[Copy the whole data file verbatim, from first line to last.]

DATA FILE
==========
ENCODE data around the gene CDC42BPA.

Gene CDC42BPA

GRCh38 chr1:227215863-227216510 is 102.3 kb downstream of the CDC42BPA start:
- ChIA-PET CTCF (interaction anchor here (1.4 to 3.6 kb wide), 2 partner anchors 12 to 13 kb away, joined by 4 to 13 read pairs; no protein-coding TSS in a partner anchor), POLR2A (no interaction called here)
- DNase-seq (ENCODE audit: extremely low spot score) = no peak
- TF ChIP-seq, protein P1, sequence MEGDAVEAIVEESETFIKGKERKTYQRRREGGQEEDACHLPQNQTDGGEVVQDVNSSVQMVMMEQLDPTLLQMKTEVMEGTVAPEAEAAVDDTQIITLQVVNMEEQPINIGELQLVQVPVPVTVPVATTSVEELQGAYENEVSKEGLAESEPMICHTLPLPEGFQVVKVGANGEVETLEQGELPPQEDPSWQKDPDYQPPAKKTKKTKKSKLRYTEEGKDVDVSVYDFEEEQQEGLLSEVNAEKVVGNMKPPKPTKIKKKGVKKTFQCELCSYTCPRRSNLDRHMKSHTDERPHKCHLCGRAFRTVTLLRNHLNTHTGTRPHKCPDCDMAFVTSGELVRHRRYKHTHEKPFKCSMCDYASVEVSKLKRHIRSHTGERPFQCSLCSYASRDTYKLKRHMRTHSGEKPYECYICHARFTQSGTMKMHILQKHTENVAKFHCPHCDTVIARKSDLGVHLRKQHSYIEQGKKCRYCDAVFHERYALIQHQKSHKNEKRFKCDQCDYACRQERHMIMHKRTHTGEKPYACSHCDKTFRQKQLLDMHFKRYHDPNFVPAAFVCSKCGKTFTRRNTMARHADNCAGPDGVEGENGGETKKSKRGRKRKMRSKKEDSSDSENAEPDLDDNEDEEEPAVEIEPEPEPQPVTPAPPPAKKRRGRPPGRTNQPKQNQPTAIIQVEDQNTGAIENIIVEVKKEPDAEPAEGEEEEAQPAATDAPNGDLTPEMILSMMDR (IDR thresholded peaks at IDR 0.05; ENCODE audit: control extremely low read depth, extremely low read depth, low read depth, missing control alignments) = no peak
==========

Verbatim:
ENCODE data around the gene CDC42BPA.

Gene CDC42BPA

GRCh38 chr1:227215863-227216510 is 102.3 kb downstream of the CDC42BPA start:
- ChIA-PET CTCF (interaction anchor here (1.4 to 3.6 kb wide), 2 partner anchors 12 to 13 kb away, joined by 4 to 13 read pairs; no protein-coding TSS in a partner anchor), POLR2A (no interaction called here)
- DNase-seq (ENCODE audit: extremely low spot score) = no peak
- TF ChIP-seq, protein P1, sequence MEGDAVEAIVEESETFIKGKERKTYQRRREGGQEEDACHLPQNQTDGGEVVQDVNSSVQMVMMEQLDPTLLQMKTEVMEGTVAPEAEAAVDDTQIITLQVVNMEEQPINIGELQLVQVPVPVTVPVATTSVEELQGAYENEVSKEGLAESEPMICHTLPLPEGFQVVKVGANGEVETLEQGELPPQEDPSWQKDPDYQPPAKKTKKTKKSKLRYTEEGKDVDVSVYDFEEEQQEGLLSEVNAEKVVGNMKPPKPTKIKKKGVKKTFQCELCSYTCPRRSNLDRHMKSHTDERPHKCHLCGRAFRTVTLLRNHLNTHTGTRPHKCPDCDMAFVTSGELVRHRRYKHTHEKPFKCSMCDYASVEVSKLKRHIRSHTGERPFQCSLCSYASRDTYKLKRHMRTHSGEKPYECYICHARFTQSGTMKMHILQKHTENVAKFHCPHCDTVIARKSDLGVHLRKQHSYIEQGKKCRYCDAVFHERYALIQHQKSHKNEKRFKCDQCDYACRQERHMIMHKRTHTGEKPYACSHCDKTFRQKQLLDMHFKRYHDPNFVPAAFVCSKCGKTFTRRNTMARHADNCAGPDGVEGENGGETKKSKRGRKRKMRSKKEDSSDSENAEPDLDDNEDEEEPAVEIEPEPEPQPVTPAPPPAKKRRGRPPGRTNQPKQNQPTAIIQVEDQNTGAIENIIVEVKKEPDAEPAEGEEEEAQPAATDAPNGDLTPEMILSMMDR (IDR thresholded peaks at IDR 0.05; ENCODE audit: control extremely low read depth, extremely low read depth, low read depth, missing control alignments) = no peak